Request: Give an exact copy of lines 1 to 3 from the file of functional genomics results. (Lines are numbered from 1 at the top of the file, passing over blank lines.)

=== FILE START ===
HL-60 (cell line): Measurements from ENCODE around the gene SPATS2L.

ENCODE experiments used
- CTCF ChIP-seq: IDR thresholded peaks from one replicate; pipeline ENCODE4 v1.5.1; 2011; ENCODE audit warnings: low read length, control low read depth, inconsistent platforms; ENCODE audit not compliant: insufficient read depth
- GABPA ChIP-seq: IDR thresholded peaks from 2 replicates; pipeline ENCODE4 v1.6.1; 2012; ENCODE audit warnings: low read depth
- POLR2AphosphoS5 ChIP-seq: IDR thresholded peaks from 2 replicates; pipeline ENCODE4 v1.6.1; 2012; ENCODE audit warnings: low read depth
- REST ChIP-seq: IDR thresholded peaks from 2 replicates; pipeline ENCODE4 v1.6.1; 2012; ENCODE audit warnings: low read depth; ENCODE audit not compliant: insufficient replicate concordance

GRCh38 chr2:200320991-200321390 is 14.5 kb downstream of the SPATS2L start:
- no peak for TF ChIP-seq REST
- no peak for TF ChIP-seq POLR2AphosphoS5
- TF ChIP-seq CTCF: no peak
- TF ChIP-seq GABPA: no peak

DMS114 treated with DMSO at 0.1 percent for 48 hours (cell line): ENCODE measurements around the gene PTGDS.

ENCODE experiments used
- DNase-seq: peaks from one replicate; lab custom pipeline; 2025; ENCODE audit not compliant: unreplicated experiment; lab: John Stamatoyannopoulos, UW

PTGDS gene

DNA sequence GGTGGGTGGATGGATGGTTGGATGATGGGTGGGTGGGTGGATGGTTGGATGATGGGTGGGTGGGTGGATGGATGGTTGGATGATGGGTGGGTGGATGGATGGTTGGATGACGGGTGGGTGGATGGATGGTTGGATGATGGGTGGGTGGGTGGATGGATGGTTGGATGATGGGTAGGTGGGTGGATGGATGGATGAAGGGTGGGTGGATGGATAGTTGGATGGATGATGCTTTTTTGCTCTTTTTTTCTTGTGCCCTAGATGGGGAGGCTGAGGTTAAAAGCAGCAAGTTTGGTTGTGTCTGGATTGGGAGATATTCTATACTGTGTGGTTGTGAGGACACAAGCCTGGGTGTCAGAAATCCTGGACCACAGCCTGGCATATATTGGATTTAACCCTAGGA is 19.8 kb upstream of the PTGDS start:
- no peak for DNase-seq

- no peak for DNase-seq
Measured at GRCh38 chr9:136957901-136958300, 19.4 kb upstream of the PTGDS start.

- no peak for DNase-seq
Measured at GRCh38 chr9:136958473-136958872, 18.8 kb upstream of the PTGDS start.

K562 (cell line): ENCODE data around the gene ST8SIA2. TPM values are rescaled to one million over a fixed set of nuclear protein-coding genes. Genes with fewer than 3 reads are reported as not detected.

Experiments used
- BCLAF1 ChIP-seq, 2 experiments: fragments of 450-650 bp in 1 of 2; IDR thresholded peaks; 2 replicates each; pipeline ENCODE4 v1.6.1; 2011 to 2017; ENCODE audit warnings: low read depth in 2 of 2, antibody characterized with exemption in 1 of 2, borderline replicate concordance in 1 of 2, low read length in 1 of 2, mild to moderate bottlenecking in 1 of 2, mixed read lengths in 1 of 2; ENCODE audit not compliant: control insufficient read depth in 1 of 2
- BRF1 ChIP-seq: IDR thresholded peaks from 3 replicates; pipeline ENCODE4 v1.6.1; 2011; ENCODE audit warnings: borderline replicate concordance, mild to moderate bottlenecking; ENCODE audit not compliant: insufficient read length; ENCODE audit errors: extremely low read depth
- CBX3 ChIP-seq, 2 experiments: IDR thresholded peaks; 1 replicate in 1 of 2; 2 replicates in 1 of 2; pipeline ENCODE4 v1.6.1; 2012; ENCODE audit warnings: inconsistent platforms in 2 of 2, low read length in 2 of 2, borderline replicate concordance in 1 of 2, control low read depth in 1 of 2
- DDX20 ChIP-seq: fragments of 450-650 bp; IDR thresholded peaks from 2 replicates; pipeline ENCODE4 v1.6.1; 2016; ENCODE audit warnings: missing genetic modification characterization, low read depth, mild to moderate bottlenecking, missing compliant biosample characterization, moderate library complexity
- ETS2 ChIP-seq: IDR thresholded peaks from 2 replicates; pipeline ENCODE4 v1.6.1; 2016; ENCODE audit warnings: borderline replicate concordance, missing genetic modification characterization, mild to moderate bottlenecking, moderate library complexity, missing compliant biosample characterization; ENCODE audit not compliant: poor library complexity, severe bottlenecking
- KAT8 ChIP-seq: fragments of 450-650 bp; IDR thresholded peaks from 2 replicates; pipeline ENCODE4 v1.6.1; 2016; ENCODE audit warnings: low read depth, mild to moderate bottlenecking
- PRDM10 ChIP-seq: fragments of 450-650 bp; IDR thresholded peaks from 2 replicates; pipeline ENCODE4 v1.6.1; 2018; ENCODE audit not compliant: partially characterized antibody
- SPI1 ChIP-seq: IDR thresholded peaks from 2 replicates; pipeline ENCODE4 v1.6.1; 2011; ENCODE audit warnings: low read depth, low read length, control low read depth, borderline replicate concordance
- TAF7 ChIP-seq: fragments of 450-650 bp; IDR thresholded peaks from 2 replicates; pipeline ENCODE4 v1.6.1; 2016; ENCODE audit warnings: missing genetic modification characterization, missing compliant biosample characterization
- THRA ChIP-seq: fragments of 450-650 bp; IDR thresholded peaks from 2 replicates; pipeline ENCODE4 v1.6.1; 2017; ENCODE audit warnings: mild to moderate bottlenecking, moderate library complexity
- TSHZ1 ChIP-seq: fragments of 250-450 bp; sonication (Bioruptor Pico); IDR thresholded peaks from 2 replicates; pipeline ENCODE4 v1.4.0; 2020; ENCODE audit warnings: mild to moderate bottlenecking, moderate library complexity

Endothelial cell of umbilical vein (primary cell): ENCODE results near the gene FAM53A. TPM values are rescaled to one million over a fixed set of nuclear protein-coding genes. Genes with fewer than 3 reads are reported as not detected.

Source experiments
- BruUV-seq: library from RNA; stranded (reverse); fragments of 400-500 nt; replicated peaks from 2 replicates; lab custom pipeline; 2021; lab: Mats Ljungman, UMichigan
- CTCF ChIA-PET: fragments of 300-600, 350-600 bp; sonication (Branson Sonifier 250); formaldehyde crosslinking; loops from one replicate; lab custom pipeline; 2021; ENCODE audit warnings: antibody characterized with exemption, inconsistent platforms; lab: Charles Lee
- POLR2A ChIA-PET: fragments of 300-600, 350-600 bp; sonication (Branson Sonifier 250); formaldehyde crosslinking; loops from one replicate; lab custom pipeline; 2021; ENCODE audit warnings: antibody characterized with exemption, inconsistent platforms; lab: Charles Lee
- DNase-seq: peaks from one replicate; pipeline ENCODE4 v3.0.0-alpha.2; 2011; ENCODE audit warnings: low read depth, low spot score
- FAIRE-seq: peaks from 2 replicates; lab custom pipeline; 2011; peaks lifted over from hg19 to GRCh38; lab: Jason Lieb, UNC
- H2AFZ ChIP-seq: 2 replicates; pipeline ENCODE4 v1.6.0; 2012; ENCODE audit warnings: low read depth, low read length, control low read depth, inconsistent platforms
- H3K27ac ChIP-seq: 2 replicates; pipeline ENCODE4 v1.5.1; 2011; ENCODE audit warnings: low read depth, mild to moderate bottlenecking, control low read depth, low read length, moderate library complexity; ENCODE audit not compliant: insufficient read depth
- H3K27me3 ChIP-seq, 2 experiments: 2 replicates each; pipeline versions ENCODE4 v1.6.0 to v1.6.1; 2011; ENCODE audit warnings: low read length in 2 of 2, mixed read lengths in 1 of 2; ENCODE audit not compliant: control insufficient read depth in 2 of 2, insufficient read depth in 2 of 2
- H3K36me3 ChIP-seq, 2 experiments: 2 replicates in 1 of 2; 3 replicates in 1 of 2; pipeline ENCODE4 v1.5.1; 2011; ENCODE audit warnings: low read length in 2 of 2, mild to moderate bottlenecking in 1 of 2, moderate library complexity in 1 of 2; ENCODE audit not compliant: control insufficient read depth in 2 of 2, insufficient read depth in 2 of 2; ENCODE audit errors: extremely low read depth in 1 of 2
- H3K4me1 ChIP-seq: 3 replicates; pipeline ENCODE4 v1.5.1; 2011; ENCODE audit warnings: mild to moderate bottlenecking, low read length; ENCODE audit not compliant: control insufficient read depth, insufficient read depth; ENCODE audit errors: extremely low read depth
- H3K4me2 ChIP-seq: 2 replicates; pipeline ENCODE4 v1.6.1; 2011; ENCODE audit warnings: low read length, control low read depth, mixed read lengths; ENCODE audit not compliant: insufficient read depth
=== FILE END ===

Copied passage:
HL-60 (cell line): Measurements from ENCODE around the gene SPATS2L.

ENCODE experiments used
- CTCF ChIP-seq: IDR thresholded peaks from one replicate; pipeline ENCODE4 v1.5.1; 2011; ENCODE audit warnings: low read length, control low read depth, inconsistent platforms; ENCODE audit not compliant: insufficient read depth